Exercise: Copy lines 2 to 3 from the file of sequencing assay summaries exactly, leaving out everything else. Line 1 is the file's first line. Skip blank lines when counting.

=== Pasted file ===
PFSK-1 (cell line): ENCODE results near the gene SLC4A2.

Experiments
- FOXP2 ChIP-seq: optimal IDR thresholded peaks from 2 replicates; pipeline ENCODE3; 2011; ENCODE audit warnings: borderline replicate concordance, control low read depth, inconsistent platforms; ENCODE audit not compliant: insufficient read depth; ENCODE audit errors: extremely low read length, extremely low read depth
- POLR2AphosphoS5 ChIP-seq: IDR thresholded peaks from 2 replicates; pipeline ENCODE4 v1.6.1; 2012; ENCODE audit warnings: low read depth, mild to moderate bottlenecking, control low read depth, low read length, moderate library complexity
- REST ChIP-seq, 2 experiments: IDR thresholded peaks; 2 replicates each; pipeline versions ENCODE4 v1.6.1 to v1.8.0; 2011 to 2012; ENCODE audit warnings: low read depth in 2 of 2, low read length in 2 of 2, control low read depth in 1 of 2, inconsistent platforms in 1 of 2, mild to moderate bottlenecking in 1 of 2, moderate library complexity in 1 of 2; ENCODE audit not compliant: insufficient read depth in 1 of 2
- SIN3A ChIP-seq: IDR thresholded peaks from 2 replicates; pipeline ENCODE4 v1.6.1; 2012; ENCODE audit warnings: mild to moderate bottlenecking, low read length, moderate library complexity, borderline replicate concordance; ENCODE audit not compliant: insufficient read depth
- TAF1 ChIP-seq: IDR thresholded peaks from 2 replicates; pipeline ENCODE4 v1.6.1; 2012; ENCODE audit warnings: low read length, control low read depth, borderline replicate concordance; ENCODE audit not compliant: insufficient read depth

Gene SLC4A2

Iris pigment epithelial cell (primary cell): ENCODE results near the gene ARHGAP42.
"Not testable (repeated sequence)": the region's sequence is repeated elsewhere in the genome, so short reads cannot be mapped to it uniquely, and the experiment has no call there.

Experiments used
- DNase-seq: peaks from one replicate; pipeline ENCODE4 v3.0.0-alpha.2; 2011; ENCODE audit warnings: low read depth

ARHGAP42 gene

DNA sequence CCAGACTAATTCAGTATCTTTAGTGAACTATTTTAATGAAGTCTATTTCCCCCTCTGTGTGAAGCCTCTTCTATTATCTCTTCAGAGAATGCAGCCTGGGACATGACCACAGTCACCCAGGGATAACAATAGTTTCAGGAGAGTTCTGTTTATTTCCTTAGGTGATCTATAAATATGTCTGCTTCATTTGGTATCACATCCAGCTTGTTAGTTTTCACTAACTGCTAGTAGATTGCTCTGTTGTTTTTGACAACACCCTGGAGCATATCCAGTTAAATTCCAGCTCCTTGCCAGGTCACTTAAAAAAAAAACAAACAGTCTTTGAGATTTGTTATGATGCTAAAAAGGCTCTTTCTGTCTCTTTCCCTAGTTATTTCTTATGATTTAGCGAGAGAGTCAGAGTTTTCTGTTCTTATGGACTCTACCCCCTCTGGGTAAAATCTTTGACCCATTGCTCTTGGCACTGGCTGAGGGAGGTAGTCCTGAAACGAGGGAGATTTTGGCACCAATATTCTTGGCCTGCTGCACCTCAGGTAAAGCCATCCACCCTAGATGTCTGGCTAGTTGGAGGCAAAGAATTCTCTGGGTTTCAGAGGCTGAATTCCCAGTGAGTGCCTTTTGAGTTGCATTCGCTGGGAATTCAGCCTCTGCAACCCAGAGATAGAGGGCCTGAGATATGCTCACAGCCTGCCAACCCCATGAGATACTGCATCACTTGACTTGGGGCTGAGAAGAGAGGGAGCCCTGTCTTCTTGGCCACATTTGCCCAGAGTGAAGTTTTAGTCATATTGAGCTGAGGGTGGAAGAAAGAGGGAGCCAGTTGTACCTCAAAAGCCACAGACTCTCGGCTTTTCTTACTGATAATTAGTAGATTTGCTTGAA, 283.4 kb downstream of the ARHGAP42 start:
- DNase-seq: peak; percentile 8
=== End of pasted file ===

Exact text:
Experiments
- FOXP2 ChIP-seq: optimal IDR thresholded peaks from 2 replicates; pipeline ENCODE3; 2011; ENCODE audit warnings: borderline replicate concordance, control low read depth, inconsistent platforms; ENCODE audit not compliant: insufficient read depth; ENCODE audit errors: extremely low read length, extremely low read depth